Your complaints – from adjudications to Xboxes

This article previously featured on Inside Time in November: Your complaints – from adjudications to Xboxes – insidetime & insideinformation

If you missed my previous article for Inside Time in August, I am Kimberley Bingham, Acting Prisons and Probation Ombudsman. The PPO investigates complaints made by prisoners, young people in detention, offenders under probation supervision and individuals detained under immigration powers (detained individuals). We also investigate the deaths of prisoners, young people in detention, approved premises’ residents, detained individuals and recently released prisoners. We carry out these independent investigations to make custody and community supervision safer and fairer.

In October, we published our 2021-22 Annual Report. The report is a record of our work for the year, and it includes summaries of some of the complaints and deaths we have investigated. The report sets out important facts and figures about the cases we investigate, and it provides a summary of the feedback we get from our key stakeholders, including people in prison.

It was the final Annual Report from Sue McAllister, our former Ombudsman, before she stepped down in June 2022. In her foreword, Sue reflects on the work the PPO achieved while she was in post, which includes discussing the value of the informal, confidential conversations we had with some of you during our prison visits.

Some of the headlines included in this year’s report are:

We received 4,442 complaints in 2021-22. Unfortunately, many complaints which are sent to us are ineligible, which means we cannot investigate them. This might be because the complainant had not followed the correct complaint procedure or had waited longer than three months before sending us their complaint. Look out for our updated posters and leaflets which should be available in your establishment for more information on how to complain to us. 

Of the complaint investigations we completed, the highest number of complaints we received from you were about property (27%), then staff behaviour (10%) and then adjudications (7%).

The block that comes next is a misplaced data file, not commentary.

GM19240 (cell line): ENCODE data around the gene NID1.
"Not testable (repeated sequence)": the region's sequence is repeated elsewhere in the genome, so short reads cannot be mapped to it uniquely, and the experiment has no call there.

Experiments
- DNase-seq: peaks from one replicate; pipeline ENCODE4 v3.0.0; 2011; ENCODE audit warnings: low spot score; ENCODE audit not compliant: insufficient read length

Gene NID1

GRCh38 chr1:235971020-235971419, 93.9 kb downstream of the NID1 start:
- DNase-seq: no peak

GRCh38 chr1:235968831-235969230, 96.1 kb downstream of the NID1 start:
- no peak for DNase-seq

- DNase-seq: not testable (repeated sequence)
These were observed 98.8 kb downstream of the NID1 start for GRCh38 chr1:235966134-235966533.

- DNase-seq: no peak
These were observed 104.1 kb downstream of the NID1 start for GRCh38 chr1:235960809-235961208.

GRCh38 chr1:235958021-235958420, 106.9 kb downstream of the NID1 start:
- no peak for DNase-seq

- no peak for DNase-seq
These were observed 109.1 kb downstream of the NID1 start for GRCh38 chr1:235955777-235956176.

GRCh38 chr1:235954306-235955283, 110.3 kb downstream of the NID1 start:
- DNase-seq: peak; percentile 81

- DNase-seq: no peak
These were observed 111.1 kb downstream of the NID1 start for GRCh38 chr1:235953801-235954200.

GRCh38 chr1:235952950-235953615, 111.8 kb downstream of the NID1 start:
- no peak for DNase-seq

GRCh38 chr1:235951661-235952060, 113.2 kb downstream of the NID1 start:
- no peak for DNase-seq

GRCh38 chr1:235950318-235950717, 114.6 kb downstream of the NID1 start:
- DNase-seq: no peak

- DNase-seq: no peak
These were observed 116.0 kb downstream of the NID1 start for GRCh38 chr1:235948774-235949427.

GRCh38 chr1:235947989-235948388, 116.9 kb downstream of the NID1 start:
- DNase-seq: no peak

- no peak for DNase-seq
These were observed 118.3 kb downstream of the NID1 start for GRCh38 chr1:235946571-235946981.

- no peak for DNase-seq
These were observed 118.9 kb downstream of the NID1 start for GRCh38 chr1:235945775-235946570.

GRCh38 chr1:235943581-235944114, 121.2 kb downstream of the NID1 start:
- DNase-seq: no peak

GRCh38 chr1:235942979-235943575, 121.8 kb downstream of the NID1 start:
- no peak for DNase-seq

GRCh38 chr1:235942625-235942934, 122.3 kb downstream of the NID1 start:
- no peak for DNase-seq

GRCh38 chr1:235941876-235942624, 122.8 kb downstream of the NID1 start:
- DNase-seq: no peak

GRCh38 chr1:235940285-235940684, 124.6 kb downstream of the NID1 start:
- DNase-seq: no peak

As you may know, we have forged closer working relationships with National Prison Radio, Inside Time and Women in Prison. We use the adverts and articles to raise awareness of the PPO, highlight the complaints process, and to set out how we conduct our investigations. We hope these will help you complain to us and give you greater confidence in our work. We are working closely with HM Prison and Probation Service to drive up the quality of their complaint responses so that you get better responses from prison staff and that they understand the importance of fairness. 

We received a smaller number of COVID-19 related complaints this year than we were expecting, and they were mostly about prison regimes, which were, of course, enormously affected by lockdowns and restrictions. We also received small numbers of COVID-19 related complaints about staff behaviour, work and pay, and progression and categorisation. 

In our report, we say that a key aspect of a PPO investigation is considering whether the prison properly applied the relevant policies when making the decision or taking the action that led to your complaint. We found that local policies can sometimes deviate from national policies in ways that are unhelpful, especially to those who move between prisons. One example in the report concerned the provision of Microsoft Xbox consoles in certain prisons. We received a number of complaints from prisoners who have been able to buy Xbox 360s in one prison, which is contrary to national policy, and have had the console or hard drive confiscated when transferred to another prison, which is in line with national policy. 

We have also been concerned by an increase in cases relating to prisoners obtaining books. We share a case study in the report which shows an example where a prison tried to tackle the increase of drugs entering the prison by refusing to accept a parcel of books. This was not in line with national policy which sets out that books are allowed to be sent to prisoners if the contents of them do not breach certain standards set out in the policy.

Although we saw a reduction in the number of use of force complaints we received, it is very disappointing that we have once again made numerous recommendations about the need to switch on body-worn video cameras or to retain video footage. We have used the findings from our investigations to contribute to HMPPS’s review of the policy about body-worn video camera footage. 

We take enormous pride in the work we do to investigate and resolve complaints. We know the investigations have the potential to make a real difference and we continue to try and understand why so few women and young people complain to us. We want to identify the barriers posed to these groups and empower and support them to use our services. 

From November, a copy of our Annual Report will be available in every prison library. Please contact us if there isn’t a copy available in your prison. As always, we welcome your thoughts on how informative the report is and whether you find it useful. We know that providing printed copies of our Annual Report is the best way to reach people in prison. But, for families and supporters with access to the internet, the report is available on our website, so do let others know that they can read it there. 

Contact us at:

Prisons and Probation Ombudsman,

Third Floor,

10 South Colonnade,


E14 4PU

Don’t forget to look out for our new posters and leaflets, and also listen out for our Prison Radio adverts for more information on how to complain to us.